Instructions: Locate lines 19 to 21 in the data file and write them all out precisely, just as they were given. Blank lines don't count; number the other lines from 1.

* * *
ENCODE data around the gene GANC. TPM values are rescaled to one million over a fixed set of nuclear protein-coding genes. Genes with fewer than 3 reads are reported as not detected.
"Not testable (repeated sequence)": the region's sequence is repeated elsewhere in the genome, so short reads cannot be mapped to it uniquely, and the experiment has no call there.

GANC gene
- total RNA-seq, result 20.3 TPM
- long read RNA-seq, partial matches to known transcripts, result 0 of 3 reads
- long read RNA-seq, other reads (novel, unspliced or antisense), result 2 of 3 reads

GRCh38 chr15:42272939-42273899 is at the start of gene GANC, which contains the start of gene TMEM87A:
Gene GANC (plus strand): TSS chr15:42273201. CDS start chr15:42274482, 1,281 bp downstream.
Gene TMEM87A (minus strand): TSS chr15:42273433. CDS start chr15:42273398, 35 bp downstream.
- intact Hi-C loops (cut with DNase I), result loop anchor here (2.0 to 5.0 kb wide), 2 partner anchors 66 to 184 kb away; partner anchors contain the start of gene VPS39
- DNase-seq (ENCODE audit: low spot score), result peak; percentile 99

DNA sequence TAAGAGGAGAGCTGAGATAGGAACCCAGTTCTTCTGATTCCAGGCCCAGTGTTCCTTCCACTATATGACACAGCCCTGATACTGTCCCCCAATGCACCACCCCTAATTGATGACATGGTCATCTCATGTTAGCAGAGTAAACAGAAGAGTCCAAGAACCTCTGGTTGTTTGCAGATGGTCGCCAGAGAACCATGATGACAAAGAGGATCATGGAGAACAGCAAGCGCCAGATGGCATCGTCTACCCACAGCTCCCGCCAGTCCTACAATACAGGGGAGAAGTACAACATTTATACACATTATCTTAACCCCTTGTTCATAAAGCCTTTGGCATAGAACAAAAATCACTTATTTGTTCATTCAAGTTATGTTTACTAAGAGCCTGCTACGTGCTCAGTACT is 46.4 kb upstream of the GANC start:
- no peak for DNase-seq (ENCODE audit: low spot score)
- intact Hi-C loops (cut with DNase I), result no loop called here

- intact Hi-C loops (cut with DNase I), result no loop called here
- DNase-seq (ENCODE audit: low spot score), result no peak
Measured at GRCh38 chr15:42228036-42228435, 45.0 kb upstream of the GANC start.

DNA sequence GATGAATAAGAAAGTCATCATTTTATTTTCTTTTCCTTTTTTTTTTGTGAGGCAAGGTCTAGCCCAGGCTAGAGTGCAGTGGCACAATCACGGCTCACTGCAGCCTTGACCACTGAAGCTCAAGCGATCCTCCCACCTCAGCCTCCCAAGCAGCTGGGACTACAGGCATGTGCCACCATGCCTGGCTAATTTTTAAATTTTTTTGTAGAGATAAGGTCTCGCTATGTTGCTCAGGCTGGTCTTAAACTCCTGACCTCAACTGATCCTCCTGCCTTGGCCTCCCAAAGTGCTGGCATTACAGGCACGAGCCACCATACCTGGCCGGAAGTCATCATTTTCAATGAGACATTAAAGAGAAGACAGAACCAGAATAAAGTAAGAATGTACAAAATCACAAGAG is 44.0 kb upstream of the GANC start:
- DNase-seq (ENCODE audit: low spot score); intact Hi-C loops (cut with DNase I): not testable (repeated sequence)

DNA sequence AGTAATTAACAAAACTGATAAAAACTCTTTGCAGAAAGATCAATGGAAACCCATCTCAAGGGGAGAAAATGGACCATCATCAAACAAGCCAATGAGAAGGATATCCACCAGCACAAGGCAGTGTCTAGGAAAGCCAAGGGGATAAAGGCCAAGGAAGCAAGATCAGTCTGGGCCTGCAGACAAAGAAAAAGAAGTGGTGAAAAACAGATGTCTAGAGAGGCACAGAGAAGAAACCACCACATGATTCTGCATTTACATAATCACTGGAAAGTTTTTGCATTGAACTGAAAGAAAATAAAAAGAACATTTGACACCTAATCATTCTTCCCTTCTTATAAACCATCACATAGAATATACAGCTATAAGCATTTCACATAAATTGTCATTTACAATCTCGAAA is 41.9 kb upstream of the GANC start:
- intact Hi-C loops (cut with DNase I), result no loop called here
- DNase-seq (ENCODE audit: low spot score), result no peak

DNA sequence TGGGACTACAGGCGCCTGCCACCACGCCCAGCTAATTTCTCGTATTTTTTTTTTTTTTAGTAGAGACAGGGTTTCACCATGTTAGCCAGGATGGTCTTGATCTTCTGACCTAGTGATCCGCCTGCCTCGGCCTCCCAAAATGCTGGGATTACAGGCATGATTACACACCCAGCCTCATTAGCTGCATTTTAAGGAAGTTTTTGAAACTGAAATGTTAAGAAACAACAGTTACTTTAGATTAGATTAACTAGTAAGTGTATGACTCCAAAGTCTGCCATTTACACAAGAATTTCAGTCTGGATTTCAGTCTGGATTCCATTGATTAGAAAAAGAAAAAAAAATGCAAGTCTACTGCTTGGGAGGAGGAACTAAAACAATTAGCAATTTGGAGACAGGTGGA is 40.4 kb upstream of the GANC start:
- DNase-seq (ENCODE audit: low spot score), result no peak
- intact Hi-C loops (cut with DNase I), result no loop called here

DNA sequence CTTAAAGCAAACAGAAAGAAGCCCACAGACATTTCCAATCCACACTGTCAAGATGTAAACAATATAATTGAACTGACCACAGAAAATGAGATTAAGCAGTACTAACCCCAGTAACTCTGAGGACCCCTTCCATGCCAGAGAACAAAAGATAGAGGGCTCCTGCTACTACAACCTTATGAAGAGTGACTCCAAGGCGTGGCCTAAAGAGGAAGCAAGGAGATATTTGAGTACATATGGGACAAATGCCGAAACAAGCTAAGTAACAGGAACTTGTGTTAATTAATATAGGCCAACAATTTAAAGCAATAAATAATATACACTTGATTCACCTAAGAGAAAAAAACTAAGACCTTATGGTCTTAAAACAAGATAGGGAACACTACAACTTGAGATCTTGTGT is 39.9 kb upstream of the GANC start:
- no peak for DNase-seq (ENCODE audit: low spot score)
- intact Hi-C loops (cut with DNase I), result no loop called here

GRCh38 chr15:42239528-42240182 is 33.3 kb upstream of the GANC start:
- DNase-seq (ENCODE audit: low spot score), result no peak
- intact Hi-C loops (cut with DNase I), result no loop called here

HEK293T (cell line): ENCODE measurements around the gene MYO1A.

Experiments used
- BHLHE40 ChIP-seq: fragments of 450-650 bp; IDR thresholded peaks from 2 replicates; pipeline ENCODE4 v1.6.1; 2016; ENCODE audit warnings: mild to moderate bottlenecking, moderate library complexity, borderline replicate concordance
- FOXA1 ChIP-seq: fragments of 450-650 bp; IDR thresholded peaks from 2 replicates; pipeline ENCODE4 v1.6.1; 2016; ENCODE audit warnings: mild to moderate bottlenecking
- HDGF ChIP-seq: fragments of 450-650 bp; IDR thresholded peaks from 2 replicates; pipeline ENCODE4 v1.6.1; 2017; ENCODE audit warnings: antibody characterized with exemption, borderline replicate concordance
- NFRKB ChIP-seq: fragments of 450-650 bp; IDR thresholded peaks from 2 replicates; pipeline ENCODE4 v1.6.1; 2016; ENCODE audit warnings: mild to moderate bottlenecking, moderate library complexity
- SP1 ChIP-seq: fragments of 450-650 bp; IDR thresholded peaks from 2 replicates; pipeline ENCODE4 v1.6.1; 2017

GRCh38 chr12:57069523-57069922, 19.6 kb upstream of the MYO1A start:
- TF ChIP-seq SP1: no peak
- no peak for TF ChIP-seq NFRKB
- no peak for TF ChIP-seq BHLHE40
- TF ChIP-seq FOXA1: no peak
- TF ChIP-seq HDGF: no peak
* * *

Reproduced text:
- DNase-seq (ENCODE audit: low spot score); intact Hi-C loops (cut with DNase I): not testable (repeated sequence)

DNA sequence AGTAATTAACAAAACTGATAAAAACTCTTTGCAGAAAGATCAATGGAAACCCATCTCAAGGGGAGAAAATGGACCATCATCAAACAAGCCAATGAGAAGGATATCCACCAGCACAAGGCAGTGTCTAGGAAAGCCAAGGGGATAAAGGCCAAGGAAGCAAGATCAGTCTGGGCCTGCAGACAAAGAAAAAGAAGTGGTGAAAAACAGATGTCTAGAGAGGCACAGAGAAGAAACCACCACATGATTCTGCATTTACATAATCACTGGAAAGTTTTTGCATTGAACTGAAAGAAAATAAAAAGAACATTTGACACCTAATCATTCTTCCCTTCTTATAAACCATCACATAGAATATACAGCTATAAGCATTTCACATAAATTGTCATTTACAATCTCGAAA is 41.9 kb upstream of the GANC start:
- intact Hi-C loops (cut with DNase I), result no loop called here